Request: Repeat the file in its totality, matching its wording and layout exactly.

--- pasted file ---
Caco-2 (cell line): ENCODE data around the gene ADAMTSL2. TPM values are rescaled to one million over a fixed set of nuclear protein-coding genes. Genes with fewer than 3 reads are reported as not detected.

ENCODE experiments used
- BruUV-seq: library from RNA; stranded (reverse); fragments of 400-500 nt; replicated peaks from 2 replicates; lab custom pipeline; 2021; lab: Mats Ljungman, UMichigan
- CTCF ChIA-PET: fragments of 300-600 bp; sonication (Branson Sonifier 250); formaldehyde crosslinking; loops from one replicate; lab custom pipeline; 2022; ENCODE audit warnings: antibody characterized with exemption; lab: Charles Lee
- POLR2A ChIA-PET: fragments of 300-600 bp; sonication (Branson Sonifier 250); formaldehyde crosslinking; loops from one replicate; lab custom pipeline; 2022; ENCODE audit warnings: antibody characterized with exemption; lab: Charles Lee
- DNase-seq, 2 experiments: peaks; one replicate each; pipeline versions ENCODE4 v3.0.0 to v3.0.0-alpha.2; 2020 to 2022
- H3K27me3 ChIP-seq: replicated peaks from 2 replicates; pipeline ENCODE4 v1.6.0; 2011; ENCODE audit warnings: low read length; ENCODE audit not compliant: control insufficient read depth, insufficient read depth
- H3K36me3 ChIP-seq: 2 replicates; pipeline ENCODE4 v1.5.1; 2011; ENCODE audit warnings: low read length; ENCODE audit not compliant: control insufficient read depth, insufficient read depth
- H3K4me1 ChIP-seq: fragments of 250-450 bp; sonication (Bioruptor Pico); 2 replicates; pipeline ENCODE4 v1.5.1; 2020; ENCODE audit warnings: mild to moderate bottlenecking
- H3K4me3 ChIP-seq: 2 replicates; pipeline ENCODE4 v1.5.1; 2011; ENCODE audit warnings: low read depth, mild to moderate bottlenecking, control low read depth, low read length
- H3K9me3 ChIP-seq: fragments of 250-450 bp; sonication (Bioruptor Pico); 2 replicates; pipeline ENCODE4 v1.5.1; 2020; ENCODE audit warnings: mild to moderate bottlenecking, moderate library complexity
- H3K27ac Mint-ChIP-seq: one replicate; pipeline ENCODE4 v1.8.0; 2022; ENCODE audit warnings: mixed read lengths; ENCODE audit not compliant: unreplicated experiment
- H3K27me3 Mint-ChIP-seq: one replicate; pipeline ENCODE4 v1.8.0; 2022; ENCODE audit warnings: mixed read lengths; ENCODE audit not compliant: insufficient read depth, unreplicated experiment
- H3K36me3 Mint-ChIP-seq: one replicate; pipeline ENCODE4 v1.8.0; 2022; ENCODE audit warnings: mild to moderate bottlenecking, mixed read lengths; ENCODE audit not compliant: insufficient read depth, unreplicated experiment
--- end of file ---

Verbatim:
Caco-2 (cell line): ENCODE data around the gene ADAMTSL2. TPM values are rescaled to one million over a fixed set of nuclear protein-coding genes. Genes with fewer than 3 reads are reported as not detected.

ENCODE experiments used
- BruUV-seq: library from RNA; stranded (reverse); fragments of 400-500 nt; replicated peaks from 2 replicates; lab custom pipeline; 2021; lab: Mats Ljungman, UMichigan
- CTCF ChIA-PET: fragments of 300-600 bp; sonication (Branson Sonifier 250); formaldehyde crosslinking; loops from one replicate; lab custom pipeline; 2022; ENCODE audit warnings: antibody characterized with exemption; lab: Charles Lee
- POLR2A ChIA-PET: fragments of 300-600 bp; sonication (Branson Sonifier 250); formaldehyde crosslinking; loops from one replicate; lab custom pipeline; 2022; ENCODE audit warnings: antibody characterized with exemption; lab: Charles Lee
- DNase-seq, 2 experiments: peaks; one replicate each; pipeline versions ENCODE4 v3.0.0 to v3.0.0-alpha.2; 2020 to 2022
- H3K27me3 ChIP-seq: replicated peaks from 2 replicates; pipeline ENCODE4 v1.6.0; 2011; ENCODE audit warnings: low read length; ENCODE audit not compliant: control insufficient read depth, insufficient read depth
- H3K36me3 ChIP-seq: 2 replicates; pipeline ENCODE4 v1.5.1; 2011; ENCODE audit warnings: low read length; ENCODE audit not compliant: control insufficient read depth, insufficient read depth
- H3K4me1 ChIP-seq: fragments of 250-450 bp; sonication (Bioruptor Pico); 2 replicates; pipeline ENCODE4 v1.5.1; 2020; ENCODE audit warnings: mild to moderate bottlenecking
- H3K4me3 ChIP-seq: 2 replicates; pipeline ENCODE4 v1.5.1; 2011; ENCODE audit warnings: low read depth, mild to moderate bottlenecking, control low read depth, low read length
- H3K9me3 ChIP-seq: fragments of 250-450 bp; sonication (Bioruptor Pico); 2 replicates; pipeline ENCODE4 v1.5.1; 2020; ENCODE audit warnings: mild to moderate bottlenecking, moderate library complexity
- H3K27ac Mint-ChIP-seq: one replicate; pipeline ENCODE4 v1.8.0; 2022; ENCODE audit warnings: mixed read lengths; ENCODE audit not compliant: unreplicated experiment
- H3K27me3 Mint-ChIP-seq: one replicate; pipeline ENCODE4 v1.8.0; 2022; ENCODE audit warnings: mixed read lengths; ENCODE audit not compliant: insufficient read depth, unreplicated experiment
- H3K36me3 Mint-ChIP-seq: one replicate; pipeline ENCODE4 v1.8.0; 2022; ENCODE audit warnings: mild to moderate bottlenecking, mixed read lengths; ENCODE audit not compliant: insufficient read depth, unreplicated experiment